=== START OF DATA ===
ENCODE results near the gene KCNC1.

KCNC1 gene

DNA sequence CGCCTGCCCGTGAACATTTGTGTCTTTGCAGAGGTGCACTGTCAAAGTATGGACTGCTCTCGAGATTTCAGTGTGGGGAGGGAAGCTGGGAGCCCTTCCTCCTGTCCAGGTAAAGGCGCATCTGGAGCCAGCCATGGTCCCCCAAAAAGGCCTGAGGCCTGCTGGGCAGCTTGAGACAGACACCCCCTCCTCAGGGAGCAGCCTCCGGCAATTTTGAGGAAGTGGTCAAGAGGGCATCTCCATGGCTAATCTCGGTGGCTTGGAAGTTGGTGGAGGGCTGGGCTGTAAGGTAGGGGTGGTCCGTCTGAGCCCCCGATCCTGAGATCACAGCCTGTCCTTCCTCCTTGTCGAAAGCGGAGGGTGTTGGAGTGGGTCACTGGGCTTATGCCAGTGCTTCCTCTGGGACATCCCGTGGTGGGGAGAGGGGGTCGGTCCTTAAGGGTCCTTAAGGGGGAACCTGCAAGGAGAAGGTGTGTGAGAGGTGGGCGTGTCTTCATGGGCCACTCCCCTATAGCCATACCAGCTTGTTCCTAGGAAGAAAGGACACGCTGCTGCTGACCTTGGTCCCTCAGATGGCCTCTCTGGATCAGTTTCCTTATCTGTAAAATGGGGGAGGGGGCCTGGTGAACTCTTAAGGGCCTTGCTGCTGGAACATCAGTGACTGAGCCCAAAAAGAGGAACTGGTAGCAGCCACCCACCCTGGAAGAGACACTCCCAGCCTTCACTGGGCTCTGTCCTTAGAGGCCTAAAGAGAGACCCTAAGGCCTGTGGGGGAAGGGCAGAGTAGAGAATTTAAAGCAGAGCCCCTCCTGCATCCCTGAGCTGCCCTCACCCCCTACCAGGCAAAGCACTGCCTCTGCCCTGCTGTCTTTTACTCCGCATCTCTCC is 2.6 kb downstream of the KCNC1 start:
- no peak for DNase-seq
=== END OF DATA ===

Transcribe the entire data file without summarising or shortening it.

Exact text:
ENCODE results near the gene KCNC1.

KCNC1 gene

DNA sequence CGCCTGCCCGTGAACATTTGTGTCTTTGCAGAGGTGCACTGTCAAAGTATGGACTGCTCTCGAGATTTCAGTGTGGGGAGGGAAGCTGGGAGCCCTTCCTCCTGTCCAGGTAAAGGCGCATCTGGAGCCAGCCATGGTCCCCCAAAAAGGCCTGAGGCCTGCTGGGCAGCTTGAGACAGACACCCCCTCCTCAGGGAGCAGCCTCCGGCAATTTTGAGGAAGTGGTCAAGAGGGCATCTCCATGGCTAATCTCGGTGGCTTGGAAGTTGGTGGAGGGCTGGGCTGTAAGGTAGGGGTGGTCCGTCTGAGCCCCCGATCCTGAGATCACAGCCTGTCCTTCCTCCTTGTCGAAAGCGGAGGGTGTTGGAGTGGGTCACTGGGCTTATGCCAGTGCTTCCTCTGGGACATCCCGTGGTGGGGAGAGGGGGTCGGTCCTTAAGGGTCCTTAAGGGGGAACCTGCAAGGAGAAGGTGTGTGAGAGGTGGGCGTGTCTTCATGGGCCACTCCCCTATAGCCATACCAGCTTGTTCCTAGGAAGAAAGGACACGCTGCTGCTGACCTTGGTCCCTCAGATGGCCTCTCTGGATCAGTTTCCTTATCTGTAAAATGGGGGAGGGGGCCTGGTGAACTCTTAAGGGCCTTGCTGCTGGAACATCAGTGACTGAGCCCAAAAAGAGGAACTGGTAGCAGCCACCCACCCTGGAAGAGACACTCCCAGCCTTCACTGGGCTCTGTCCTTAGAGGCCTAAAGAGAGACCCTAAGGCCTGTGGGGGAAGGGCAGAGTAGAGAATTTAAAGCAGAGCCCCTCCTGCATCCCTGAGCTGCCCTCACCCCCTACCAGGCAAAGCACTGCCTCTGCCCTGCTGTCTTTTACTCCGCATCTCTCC is 2.6 kb downstream of the KCNC1 start:
- no peak for DNase-seq